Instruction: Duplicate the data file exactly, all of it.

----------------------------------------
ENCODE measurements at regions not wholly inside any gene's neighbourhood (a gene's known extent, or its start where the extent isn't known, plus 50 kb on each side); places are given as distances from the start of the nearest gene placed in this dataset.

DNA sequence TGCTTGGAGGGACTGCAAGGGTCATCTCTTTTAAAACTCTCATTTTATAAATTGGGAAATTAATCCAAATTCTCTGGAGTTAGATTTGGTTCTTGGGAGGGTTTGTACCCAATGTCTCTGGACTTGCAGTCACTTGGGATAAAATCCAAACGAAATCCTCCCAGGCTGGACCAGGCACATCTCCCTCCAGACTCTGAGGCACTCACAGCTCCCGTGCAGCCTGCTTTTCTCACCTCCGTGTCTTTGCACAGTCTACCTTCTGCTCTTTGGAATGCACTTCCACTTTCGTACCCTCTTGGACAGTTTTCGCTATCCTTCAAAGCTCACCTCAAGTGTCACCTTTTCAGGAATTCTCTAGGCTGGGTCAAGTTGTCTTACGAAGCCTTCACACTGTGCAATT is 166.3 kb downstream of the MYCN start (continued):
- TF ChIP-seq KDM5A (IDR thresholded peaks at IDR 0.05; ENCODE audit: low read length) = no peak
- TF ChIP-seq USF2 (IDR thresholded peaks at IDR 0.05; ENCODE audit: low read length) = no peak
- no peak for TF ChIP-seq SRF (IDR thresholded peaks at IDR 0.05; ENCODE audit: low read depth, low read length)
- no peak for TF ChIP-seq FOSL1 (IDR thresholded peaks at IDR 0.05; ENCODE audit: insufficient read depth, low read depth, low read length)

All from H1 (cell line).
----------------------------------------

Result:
ENCODE measurements at regions not wholly inside any gene's neighbourhood (a gene's known extent, or its start where the extent isn't known, plus 50 kb on each side); places are given as distances from the start of the nearest gene placed in this dataset.

DNA sequence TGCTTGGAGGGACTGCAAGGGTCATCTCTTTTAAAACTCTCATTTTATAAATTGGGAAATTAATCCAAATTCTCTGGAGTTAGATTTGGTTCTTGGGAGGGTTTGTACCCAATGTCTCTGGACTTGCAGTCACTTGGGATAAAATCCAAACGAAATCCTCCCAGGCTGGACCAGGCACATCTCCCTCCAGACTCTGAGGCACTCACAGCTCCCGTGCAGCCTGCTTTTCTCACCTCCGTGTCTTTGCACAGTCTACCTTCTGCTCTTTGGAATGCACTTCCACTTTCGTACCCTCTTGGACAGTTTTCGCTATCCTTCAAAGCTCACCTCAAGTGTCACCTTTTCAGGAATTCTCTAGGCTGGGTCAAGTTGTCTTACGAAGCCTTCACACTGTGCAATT is 166.3 kb downstream of the MYCN start (continued):
- TF ChIP-seq KDM5A (IDR thresholded peaks at IDR 0.05; ENCODE audit: low read length) = no peak
- TF ChIP-seq USF2 (IDR thresholded peaks at IDR 0.05; ENCODE audit: low read length) = no peak
- no peak for TF ChIP-seq SRF (IDR thresholded peaks at IDR 0.05; ENCODE audit: low read depth, low read length)
- no peak for TF ChIP-seq FOSL1 (IDR thresholded peaks at IDR 0.05; ENCODE audit: insufficient read depth, low read depth, low read length)

All from H1 (cell line).